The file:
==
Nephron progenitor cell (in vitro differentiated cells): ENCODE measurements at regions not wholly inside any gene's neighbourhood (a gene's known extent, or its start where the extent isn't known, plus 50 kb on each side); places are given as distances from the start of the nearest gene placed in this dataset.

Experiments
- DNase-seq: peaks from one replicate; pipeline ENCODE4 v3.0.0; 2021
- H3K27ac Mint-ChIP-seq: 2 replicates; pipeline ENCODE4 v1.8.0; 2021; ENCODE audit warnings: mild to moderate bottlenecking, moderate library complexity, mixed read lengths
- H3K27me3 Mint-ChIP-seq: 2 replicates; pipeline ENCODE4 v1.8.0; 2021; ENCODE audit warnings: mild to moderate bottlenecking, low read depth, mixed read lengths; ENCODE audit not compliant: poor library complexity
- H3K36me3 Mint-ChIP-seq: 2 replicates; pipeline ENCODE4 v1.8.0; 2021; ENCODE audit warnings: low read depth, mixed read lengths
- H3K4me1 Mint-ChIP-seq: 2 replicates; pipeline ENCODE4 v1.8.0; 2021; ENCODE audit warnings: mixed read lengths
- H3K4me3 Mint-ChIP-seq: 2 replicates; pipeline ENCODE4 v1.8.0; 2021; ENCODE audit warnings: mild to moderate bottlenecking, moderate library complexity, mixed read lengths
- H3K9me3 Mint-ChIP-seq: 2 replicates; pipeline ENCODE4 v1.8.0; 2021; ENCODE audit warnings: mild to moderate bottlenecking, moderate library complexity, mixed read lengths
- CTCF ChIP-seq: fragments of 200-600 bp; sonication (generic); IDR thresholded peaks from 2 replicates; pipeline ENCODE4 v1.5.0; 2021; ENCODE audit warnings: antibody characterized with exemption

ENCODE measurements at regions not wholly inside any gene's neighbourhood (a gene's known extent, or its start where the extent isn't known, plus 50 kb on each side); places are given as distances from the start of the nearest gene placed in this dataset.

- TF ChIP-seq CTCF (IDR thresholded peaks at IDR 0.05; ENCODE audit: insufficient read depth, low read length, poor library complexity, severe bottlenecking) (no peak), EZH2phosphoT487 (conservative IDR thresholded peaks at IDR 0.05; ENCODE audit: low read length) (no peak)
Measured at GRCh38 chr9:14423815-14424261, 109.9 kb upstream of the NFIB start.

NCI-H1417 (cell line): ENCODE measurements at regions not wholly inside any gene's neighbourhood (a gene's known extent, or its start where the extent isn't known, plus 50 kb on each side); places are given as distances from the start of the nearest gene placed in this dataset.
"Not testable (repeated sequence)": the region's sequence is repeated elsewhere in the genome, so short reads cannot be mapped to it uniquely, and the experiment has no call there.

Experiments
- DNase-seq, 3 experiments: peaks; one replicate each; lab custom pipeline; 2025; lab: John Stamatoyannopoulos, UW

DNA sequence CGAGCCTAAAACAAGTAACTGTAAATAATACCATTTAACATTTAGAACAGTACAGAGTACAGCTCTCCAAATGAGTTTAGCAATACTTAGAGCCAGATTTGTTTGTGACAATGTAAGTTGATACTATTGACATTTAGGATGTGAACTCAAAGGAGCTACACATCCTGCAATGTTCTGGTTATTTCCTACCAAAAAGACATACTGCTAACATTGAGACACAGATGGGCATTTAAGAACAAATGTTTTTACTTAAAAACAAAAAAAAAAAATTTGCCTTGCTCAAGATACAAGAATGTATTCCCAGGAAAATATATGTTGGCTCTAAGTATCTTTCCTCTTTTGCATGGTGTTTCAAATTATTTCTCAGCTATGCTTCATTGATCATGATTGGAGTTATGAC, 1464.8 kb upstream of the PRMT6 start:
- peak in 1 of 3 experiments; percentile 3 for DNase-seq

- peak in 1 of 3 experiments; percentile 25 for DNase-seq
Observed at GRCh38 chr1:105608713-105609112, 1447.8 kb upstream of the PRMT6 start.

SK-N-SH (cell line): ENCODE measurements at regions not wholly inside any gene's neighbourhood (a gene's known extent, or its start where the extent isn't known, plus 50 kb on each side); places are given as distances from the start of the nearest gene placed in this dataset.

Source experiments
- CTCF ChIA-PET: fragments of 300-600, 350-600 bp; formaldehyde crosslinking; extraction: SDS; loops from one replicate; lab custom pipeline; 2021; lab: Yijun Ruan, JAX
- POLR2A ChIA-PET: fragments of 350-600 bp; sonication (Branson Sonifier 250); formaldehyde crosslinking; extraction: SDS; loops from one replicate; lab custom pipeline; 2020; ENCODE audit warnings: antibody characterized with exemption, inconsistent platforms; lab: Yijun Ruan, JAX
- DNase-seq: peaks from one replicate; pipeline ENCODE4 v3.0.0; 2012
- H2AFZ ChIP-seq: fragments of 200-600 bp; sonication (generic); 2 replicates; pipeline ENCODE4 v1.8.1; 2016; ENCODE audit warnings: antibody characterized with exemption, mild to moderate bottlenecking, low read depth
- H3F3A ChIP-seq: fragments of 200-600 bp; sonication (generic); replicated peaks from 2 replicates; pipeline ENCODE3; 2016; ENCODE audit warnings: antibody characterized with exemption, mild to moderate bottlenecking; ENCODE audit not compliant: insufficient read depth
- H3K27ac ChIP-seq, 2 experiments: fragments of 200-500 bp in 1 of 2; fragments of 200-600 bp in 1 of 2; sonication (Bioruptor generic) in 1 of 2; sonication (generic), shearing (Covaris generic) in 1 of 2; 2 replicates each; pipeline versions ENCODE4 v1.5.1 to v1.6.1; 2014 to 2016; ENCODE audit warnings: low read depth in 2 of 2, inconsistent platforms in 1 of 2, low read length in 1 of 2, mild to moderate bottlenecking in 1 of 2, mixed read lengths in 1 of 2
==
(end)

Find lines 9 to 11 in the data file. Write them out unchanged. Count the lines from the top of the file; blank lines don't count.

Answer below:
- H3K9me3 Mint-ChIP-seq: 2 replicates; pipeline ENCODE4 v1.8.0; 2021; ENCODE audit warnings: mild to moderate bottlenecking, moderate library complexity, mixed read lengths
- CTCF ChIP-seq: fragments of 200-600 bp; sonication (generic); IDR thresholded peaks from 2 replicates; pipeline ENCODE4 v1.5.0; 2021; ENCODE audit warnings: antibody characterized with exemption

ENCODE measurements at regions not wholly inside any gene's neighbourhood (a gene's known extent, or its start where the extent isn't known, plus 50 kb on each side); places are given as distances from the start of the nearest gene placed in this dataset.